Settlements are the beginning, not the end, of college sports' antitrust reckoning

Some see the agreement to settle three major antitrust class actions against the college sports system as the beginning of the end to years of legal turmoil. If anything, they're the end of the beginning.

The settlements mean only that the cases based on past and current violations will be over, if/when the deals get court approval. Future violations could still occur.

Collective action by independent businesses to predetermine labor costs will lead to future violations. Colleges and universities that profit from athletics have two choices: embrace a truly open labor market with no rules among schools or secure an antitrust exemption through a multi-employer bargaining unit.

The president of the union that is attempting to unionize the Dartmouth men's basketball teams said as much in his statement in response to the antitrust settlements.

"NCAA member universities must follow the same antitrust labor laws as everyone else," Local 560 president Chris Peck said. "Only through collective bargaining should NCAA members get the antitrust exemptions they seek."

For instance, the NIL problem won't magically disappear as a result of the antitrust settlements. The NIL boom is a direct result of the NCAA realizing three years ago that it can no longer keep athletes from making money on their own, based on their fame. Even if in many cases it has become "pay for play" (and it has), if the NCAA passes standards aimed at putting the NIL toothpaste back in the tube now that players will be paid directly and the members go along with it, that will create a fresh antitrust violation.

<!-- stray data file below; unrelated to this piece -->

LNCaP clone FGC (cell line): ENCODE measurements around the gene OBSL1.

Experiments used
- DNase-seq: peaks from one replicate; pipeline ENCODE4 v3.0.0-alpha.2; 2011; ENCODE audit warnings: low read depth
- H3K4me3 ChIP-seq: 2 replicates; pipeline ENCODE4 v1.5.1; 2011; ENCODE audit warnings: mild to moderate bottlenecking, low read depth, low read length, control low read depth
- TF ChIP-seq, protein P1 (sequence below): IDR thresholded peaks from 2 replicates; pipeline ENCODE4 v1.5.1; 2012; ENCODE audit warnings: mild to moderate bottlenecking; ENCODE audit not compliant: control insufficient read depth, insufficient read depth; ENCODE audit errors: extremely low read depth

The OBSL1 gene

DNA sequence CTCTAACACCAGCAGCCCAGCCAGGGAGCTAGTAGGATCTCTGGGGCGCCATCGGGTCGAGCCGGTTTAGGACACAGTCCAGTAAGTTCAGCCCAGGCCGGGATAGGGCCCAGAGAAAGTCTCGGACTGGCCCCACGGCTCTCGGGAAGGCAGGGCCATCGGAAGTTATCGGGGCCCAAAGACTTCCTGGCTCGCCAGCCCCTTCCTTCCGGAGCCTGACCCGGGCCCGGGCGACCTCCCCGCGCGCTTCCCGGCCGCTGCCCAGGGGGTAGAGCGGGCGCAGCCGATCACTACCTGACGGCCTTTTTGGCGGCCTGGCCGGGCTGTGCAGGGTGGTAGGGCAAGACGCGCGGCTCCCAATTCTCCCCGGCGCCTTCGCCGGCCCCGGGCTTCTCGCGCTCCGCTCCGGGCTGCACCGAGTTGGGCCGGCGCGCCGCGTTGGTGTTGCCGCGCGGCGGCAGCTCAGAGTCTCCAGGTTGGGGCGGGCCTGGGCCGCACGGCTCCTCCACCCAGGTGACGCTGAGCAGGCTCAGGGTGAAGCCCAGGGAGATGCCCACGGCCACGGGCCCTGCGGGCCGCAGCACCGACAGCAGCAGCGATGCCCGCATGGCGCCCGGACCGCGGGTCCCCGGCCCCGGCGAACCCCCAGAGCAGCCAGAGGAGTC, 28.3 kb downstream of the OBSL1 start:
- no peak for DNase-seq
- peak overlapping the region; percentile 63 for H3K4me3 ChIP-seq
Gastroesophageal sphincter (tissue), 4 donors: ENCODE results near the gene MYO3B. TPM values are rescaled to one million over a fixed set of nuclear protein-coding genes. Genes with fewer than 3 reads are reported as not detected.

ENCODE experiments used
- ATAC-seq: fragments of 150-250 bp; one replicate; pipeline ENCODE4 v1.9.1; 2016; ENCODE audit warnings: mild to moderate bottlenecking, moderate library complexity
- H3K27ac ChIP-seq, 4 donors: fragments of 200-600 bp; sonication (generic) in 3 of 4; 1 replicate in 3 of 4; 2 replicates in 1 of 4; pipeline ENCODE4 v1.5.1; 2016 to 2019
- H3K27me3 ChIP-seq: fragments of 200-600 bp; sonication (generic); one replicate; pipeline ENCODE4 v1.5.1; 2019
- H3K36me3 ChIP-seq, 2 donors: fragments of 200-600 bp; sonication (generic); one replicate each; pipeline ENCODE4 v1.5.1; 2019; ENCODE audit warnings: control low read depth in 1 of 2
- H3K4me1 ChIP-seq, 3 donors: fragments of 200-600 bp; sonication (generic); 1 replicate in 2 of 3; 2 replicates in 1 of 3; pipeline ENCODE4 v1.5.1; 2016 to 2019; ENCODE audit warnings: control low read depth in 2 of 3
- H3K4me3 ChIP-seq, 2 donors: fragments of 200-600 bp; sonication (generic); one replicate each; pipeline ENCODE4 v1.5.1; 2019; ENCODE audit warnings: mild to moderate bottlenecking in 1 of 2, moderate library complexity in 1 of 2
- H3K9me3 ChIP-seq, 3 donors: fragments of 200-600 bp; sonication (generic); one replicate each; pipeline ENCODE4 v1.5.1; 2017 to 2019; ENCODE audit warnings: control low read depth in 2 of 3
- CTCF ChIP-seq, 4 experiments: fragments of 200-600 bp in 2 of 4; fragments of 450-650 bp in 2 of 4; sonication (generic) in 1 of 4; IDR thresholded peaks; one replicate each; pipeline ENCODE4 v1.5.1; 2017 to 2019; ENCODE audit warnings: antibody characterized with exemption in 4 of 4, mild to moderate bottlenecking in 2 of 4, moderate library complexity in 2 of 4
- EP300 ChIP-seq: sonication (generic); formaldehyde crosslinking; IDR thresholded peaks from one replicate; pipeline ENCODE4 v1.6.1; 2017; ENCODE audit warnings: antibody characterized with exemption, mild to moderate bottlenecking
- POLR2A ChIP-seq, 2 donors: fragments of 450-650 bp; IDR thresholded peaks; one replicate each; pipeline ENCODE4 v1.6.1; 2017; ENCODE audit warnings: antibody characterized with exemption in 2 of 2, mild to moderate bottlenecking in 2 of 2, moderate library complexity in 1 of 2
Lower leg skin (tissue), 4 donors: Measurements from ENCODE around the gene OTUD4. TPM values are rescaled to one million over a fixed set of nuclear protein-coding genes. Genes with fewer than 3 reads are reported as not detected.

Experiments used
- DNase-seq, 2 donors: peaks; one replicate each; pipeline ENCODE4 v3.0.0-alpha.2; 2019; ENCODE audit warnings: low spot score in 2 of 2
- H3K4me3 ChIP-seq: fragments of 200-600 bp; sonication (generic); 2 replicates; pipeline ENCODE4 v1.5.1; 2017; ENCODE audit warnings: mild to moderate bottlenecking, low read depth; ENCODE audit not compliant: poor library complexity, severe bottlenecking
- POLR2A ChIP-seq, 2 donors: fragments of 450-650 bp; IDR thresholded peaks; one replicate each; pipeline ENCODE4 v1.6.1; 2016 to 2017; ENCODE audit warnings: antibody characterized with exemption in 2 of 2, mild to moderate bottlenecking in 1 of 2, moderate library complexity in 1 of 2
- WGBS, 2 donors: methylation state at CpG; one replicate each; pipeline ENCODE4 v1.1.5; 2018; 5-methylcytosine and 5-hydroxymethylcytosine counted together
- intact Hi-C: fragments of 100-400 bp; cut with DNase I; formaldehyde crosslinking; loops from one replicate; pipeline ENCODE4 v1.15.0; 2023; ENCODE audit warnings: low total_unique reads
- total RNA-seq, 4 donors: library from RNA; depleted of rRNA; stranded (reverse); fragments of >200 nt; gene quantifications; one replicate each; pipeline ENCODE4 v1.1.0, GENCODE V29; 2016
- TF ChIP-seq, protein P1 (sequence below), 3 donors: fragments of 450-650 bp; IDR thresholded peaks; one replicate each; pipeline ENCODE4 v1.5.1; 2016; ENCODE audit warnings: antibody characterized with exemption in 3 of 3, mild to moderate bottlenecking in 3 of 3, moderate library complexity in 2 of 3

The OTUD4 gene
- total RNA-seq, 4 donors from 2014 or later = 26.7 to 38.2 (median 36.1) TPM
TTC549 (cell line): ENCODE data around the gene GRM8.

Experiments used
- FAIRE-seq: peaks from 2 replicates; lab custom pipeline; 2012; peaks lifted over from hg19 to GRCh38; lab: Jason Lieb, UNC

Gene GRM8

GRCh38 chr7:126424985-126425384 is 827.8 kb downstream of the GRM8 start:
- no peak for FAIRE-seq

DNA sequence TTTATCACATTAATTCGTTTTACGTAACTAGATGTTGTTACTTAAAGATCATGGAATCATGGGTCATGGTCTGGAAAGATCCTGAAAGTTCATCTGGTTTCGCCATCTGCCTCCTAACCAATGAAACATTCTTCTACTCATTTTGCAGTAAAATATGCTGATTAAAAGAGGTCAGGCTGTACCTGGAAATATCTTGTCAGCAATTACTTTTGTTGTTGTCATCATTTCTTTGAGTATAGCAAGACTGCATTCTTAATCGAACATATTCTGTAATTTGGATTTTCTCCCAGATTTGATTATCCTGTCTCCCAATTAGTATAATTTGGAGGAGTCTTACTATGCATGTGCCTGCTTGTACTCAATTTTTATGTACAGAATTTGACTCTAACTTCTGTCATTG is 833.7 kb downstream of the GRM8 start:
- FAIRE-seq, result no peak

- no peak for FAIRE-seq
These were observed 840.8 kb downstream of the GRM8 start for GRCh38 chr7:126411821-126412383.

The only way to fix this, under current antitrust laws (i.e., without Congress giving college sports an exemption), would be to create a massive, nationwide union and negotiate the details of an NFL-style CBA. Players would sign contracts. Their movement among schools would be restricted. Spending would be limited. And, if the two sides can agree to it, rules could be put in place aimed at keeping boosters from cramming extra payments into the players' pockets.

That part won't be easy. How will anyone distinguish legitimate endorsements from a wannabe big shot funneling cash to players?

Regardless, there are many issues that need to be addressed going forward. The settlements of three major antitrust cases cleans up past messes. It does not provide immunity against new ones.

The college system still needs a comprehensive fix that addresses future antitrust issues while also creating an environment in which competitive balance will exist. Whether it's a Super League or an English soccer-style collection of tiers with relegation and promotion, the universities and colleges must devise a strategy that solves future potential antitrust issues.

These settlements aren't that solution. Instead, they're an acknowledgement that a solution is needed.